Football Offside Penalty

Football Offside Penalty

Defensive players love to rush the quarterback, but they have to wait for the quarterback to snap the ball. Sometimes these players get too excited and will cross the line of scrimmage before the ball is snapped. This is called being offside and will cause a five yard penalty to be awarded to the offense.


Definition

The offside penalty in football can be committed by the offense and defense and it is when a player moves across the line of scrimmage before the quarterback snaps the football. A quarterback will sometimes use something called a hard count which is a way to try and get the defense to jump into the neutral zone, resulting in an offside penalty. This is a pre-snap penalty so most of the time the play is blown dead before it happens and a five yard penalty will be rewarded.

If the defensive player who jumped offside is not an imposing threat on the quarterback, the play continues and this is called a "free play" because regardless of the result the offense will get at least five yards from the penalty. This can also be committed by the offense, but is a lot less common. Offside is only called on the offense when an offensive player is lined up in the neutral zone. A more common pre-snap penalty for the offense is a false start.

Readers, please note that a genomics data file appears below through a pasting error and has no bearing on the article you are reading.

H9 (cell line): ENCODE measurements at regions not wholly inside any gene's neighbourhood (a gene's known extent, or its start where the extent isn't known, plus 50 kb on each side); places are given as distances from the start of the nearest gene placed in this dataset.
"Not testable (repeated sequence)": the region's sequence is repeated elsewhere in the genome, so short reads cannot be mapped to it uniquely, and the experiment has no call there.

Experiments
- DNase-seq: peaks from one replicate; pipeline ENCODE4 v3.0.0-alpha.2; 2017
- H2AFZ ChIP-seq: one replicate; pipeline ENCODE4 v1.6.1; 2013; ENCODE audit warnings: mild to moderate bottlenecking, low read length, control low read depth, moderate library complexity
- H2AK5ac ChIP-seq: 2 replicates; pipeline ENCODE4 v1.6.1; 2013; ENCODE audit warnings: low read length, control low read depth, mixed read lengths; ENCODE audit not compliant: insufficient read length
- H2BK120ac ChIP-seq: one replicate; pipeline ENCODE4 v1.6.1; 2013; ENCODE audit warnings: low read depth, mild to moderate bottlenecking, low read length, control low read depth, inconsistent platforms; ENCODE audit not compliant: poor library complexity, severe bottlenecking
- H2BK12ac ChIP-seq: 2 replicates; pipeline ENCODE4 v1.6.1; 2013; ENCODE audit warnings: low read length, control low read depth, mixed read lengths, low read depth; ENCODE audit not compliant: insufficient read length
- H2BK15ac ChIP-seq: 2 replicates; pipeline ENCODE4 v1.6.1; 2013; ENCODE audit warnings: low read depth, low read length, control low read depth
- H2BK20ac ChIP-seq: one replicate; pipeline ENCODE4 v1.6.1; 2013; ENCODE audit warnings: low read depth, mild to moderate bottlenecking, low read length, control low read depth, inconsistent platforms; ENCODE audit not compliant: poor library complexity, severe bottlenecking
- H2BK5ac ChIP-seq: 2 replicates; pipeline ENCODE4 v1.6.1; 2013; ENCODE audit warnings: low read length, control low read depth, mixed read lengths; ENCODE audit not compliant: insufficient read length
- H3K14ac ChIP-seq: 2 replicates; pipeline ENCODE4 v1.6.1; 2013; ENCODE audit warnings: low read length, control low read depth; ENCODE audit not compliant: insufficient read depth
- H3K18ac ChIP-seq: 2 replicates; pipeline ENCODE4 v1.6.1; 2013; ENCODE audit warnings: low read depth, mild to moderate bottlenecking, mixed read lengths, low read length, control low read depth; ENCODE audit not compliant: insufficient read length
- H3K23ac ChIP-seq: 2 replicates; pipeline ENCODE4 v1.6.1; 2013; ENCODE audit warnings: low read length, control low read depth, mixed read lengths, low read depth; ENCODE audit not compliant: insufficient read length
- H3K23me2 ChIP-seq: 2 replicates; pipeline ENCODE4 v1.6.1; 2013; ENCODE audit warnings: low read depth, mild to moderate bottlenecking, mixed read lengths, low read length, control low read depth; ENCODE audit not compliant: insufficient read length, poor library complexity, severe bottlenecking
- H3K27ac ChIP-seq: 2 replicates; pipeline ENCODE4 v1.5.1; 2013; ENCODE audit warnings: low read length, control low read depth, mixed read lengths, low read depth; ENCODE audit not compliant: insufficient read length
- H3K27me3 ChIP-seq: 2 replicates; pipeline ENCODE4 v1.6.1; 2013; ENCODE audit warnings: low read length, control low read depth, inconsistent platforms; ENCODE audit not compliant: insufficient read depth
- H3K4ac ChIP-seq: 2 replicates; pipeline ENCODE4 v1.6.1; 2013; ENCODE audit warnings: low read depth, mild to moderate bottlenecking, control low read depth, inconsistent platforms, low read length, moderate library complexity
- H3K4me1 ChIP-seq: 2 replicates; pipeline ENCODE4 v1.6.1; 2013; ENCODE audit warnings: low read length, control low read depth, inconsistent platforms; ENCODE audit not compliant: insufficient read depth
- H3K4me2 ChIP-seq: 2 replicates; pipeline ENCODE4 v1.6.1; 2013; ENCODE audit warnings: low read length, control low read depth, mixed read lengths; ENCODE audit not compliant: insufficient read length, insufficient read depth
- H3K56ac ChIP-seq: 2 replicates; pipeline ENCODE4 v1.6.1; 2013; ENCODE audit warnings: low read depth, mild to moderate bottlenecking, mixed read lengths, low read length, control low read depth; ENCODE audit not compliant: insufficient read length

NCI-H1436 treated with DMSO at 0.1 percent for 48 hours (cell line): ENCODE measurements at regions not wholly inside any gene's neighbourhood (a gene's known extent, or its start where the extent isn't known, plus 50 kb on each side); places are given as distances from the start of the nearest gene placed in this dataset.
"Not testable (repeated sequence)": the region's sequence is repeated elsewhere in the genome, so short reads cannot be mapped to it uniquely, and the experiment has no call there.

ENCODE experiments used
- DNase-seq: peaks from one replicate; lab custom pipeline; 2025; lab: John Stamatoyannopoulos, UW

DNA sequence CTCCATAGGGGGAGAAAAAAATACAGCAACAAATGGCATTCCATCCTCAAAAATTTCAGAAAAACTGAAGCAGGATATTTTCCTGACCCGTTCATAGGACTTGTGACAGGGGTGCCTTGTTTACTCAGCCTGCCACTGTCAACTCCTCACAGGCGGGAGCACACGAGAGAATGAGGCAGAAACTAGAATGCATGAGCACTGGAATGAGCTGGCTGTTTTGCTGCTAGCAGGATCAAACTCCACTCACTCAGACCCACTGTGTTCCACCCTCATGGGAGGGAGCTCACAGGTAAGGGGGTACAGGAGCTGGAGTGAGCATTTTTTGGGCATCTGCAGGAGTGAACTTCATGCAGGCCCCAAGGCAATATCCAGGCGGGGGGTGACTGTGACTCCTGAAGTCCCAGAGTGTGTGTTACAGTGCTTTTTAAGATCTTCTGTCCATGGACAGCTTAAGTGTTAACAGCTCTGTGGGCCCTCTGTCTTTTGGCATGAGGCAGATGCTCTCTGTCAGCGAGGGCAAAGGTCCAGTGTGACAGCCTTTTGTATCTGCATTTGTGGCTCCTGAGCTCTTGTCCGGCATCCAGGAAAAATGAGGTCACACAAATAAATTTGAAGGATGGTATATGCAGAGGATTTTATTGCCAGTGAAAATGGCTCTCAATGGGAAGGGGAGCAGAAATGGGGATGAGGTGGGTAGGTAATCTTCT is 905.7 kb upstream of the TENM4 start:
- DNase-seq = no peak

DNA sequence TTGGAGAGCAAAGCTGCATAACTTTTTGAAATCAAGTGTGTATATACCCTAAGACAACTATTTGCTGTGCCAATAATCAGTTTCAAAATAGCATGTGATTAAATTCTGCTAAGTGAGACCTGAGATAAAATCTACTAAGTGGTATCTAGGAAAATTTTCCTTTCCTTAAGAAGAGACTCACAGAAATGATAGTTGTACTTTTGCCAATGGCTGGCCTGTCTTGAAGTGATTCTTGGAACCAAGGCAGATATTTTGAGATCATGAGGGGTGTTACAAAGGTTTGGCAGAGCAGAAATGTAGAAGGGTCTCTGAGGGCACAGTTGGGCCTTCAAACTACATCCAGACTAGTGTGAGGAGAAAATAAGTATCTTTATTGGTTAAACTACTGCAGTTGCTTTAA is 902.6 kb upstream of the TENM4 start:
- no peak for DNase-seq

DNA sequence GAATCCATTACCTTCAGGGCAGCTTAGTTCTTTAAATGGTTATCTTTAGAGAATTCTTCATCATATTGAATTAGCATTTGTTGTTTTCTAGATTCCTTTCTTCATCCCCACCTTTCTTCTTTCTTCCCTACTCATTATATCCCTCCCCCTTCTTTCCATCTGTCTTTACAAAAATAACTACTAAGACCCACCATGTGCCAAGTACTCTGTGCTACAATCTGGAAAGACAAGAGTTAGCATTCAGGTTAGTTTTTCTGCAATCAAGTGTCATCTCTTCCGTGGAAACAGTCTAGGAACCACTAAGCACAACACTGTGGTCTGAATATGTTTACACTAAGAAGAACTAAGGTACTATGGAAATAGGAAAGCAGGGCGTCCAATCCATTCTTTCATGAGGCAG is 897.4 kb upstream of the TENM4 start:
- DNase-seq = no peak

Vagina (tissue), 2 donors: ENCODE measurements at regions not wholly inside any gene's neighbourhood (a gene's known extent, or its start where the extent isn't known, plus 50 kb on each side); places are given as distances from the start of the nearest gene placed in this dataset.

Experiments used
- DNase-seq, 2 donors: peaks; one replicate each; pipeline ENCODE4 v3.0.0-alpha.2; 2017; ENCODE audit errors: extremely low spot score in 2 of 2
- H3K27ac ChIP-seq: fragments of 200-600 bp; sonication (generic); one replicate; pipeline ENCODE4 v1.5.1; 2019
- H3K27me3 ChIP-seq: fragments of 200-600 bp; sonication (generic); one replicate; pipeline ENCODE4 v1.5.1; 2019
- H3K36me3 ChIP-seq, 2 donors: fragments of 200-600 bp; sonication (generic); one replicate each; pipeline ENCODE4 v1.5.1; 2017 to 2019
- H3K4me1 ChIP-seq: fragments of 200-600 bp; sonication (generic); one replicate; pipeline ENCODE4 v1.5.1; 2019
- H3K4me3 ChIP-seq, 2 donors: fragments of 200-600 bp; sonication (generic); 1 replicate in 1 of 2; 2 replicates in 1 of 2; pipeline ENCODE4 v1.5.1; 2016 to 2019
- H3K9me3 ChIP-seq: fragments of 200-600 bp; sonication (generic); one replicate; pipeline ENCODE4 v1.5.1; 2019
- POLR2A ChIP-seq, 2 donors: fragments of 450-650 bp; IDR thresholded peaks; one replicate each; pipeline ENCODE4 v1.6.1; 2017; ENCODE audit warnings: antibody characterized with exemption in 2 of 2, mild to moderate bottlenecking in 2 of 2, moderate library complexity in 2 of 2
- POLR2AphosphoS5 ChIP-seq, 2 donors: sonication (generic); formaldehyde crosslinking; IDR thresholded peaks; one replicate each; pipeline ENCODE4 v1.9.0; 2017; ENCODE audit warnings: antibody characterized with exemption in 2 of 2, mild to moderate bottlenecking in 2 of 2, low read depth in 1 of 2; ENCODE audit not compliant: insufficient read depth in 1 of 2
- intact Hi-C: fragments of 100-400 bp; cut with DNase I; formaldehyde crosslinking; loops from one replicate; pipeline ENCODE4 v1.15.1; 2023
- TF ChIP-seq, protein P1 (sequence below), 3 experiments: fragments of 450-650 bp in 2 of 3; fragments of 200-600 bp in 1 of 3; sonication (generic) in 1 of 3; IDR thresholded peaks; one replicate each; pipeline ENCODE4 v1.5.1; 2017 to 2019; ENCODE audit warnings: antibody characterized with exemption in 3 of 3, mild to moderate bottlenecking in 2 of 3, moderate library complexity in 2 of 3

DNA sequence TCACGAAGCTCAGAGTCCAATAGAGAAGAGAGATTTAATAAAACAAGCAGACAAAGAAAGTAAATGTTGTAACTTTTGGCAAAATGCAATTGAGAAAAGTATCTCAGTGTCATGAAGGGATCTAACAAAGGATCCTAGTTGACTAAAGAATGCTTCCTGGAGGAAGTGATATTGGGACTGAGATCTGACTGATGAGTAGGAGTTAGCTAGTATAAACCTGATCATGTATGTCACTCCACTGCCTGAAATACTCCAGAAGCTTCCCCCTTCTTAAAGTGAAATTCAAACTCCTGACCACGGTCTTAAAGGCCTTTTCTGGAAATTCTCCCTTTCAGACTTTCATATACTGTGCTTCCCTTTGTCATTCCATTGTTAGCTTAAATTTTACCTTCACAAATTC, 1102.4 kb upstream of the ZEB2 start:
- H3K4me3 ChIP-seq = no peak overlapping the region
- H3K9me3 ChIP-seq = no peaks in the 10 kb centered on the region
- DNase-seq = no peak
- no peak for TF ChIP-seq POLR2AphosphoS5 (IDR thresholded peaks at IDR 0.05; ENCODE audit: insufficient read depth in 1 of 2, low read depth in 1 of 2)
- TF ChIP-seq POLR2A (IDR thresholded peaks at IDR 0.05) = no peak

Result

PenaltyNFLNCAAHigh SchoolCFLAFL
Offside5 yards5 yards5 yards5 yardsN/A

This is a pre snap penalty that is minor and normally a result of the quarterback drawing a defensive player offside or a defensive player getting antsy behind the line and jumps out of excitement to rush the quarterback.

When a player jumps or is lined up offside in either high school, college, the NFL, or CFL, the referee will award the offensive team five yards and the down will be replayed. This penalty will only result in a first down if there were less than five yards to gain during that play. For example, if it was a 1st and 10, the team would replay the down and have 1st and 5. If it was 2nd and 3 though, the team would be awarded the first down because there were only three yards to gain to get the first down and this penalty awards the team 5. The next play in this instance would result in a 1st and 10.

The AFL is the only league that does not enforce the offside rule because players from both teams have the option to line up on both sides of the ball.

Penalty Signal

football penalty signal offsides

The referee will put both hands on their hips and say something along the lines of: "Offside, defense number 98. This is a 5 yard penalty, repeat 1st down." This is a very basic penalty and is clear cut for the officials to determine.

Examples

  • When a defensive player gets lined up in the offensive team's side, the defensive player is offside and the referee will throw the flag and the player will be called offside.
  • When a defensive player jumps over the line of scrimmage causing an offensive player to flinch, but without making contact with the offensive player, the referee will throw the flag for defensive offside.
  • When an offensive player is lined up over the line of scrimmage on the defensive team's side, the offensive player will get flagged for offsides.